Czech composer Antonín Dvořák wrote a series of fantastical tone poems in 1896 that are some of my favorite short pieces in the classical canon. One called The Golden Spinning Wheel tells the tale of Dornička, a young woman who receives a marriage proposal from a king. She is on her way to the castle to wed the king when her evil stepmother and stepsister decide to kill her in the forest and send the disguised stepsister in Dornička’s place so that she can have the royal marriage instead. The king unknowingly marries the evil stepsister and remains fooled until a magician bewitches a golden spinning wheel and brings the forest-lorn remains of Dornička back to life. The king learns the truth of Dornička’s short-lived-murder from the now magically animated golden spinning wheel and runs to the forest to reunite with his love.
Words and Photos by Nan Pincus
As the Assistant Music Director of The Classical Station, an independent FM and digital radio network that broadcasts original playlists of classical music 24 hours a day, I get to make a lot of people listen to my favorite music. It’s a wonderful power because like Dvořák’s The Golden Spinning Wheel, a piece of classical music at the right time has reviving power, bringing a formerly sedate or disconnected listener back to life. Every day I talk to listeners on the phone who want to know “what was the cello sonata that you played two Thursdays ago? I keep dreaming about it” or say, “my grandmother is sick, but she hums along when you play Swan Lake.” Listeners of classical music transcend all categories, but they are all drawn to the emotional narratives of the music, the immense variety, and the connections of the music to history, literature, and art.
The Classical Station has fought to provide the service of a human-curated, ad-free, classical music radio station to the most people possible. The first transmission was on July 18, 1978 and was Camille Saint-Saëns’s Symphony No. 3, (“the Organ symphony”). Looking back over forty years later, it feels like a fitting first broadcast. Symphony No. 3 is a tremendous piece of music, with an intense articulation for piano, and the sonic grandeur of a pipe organ. It’s a gorgeous piece by a well-known composer, but it’s not a greatest hit. It speaks to music selection that comes from a mix of knowledge and wonder, an understanding of the history, but an overwhelming desire to be moved by an emotional response to the music, and to provide that same pleasure to others. I’ve been humbled to continue this legacy of music programming. I’m always wondering what would be unexpected but welcomed and which performance of a certain piece illuminates its narrative in a unique way.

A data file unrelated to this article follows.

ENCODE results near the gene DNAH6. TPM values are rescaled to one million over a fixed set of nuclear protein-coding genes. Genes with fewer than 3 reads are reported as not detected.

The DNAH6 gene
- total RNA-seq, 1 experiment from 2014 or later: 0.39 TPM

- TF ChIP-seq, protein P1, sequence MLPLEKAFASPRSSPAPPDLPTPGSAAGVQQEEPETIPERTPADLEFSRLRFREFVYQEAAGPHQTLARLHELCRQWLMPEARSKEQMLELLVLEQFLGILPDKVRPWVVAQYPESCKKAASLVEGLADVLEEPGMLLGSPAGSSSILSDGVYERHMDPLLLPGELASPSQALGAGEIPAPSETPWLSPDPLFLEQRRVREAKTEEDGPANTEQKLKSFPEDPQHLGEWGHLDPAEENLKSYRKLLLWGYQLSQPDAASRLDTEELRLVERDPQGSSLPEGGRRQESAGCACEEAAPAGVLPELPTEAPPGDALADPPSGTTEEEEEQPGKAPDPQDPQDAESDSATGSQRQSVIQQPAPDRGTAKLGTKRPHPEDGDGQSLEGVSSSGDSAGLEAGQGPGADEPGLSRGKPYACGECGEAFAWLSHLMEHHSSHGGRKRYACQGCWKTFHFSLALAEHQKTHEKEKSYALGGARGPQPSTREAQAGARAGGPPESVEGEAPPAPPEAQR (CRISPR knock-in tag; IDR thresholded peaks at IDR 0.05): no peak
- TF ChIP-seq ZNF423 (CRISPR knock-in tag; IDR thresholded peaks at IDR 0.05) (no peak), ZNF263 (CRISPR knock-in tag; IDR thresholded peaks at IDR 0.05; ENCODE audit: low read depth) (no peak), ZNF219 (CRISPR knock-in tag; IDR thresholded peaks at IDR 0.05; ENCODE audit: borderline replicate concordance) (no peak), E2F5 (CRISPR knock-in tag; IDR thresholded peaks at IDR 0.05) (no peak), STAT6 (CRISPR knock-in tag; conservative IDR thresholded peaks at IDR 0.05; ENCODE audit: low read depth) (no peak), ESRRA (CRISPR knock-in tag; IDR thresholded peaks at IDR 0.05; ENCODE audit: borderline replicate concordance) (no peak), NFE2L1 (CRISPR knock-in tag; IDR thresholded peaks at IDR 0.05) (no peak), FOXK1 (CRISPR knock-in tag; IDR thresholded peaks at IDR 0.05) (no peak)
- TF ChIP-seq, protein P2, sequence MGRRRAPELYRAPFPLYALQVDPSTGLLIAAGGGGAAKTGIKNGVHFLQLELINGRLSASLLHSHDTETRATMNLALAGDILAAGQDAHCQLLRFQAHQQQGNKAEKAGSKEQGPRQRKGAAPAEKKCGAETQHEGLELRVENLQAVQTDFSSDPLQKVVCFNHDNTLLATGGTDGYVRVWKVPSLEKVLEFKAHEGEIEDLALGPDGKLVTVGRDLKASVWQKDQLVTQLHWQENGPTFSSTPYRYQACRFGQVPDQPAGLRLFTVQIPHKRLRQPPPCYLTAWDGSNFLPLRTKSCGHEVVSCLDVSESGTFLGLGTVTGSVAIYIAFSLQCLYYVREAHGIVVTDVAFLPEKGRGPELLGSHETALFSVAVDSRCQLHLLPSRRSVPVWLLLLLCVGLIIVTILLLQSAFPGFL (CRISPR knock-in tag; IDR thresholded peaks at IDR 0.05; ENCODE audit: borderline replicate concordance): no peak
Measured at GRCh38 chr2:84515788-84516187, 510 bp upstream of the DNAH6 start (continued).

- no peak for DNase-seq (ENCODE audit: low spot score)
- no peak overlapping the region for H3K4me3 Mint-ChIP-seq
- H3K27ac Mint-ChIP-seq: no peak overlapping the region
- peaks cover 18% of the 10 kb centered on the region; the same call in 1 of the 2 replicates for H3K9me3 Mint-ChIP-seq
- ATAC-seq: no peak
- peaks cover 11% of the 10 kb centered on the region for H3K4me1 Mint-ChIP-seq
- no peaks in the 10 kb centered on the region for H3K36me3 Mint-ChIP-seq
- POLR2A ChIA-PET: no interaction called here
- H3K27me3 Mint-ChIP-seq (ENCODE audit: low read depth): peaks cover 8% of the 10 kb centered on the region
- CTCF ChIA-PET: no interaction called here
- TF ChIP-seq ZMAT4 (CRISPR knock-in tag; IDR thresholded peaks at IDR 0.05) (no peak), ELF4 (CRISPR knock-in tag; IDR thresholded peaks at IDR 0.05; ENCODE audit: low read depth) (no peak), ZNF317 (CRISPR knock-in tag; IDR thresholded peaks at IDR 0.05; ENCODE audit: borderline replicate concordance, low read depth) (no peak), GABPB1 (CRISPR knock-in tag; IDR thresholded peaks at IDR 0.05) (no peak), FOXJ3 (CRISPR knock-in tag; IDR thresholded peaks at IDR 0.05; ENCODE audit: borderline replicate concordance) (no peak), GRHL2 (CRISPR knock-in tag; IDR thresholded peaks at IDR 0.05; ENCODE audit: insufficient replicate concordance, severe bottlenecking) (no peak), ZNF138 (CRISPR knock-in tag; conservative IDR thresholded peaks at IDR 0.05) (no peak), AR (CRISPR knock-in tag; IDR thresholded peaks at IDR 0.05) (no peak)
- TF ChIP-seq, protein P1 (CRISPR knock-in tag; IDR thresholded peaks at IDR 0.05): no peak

The Classical Station originally broadcasted using vinyl only, playing off turntables that were secured to the sub-floor to prevent the vibrations from announcers and engineers walking in and out of the control room. Pre-recorded programs and PSAs were recorded on reel-to-reel tape. Back in the 1970s, the broadcast was transmitted using 12,500 watts of power, but that wasn’t enough for the visionaries at The Classical Station. First, we worked on earning permission from the Federal Communications Commission (FCC) to broadcast at 33,000 watts, but once that was achieved, we kept looking forward with the dream of becoming a 100,000 watts station, the maximum allowed by law for commercial radio stations, but at far beyond the maximum allowed to non-commercial radio stations.
The Classical Station made the case that our FM frequency’s placement in the non-commercial range and the fact that we were a non-profit educational radio station were not compelling reasons that we couldn’t broadcast at our full capacity providing the joy of classical music to more listeners across a broader geographic range. The FCC didn’t agree, ruling in 1989 that The Classical Station could not increase its signal strength. The Classical Station appealed the decision and the United States Court of Appeals for the District of Columbia Circuit ruled in the favor of non-commercial radio. Finally, The Classical Station was able to able to increase our power and take off their antenna shield being used to limit our broadcast range, and through our legal victory, extend the same ability to non-commercial radio stations across the country.
Since the 1990s, WCPE has been broadcasting at 100,000 watts, using a broadband antenna atop a 1,200 feet tall radio tower, roughly the same height as the Empire State Building. One of my favorite things about working at The Classical Station has been its engineering history, but really for me, the technology doesn’t mean much without the music. Like many hi-fi enthusiasts, I am fascinated by the evolution of audio technology and the listening experience. Working in classical music radio has shown me that technology at its best is about reaching people, and that classical music has the power to bring people to tears, connecting listeners with their own emotions and experience. Although classical music is defined by history —when it was composed, how the instrument evolved and so on— I’ve learned that classical music is less about world history and more about personal history. Even when it’s not Dvořák, the music acts as the golden spinning wheel, revealing to us important truths that were previously disguised, and reviving a part of us that we thought might have been dead.
About the Author, Nan Pincus
Nan is a graduate of The University of North Carolina and Duke University. She writes about audio culture and analog technology of all kinds. She DJs FM radio, operates ham radio, and got her first job in high school to save up for a belt-drive turntable. She works in classical music and theatre, but she often puts down her work to drop the needle on Scriabin’s Preludes and dream in technicolor.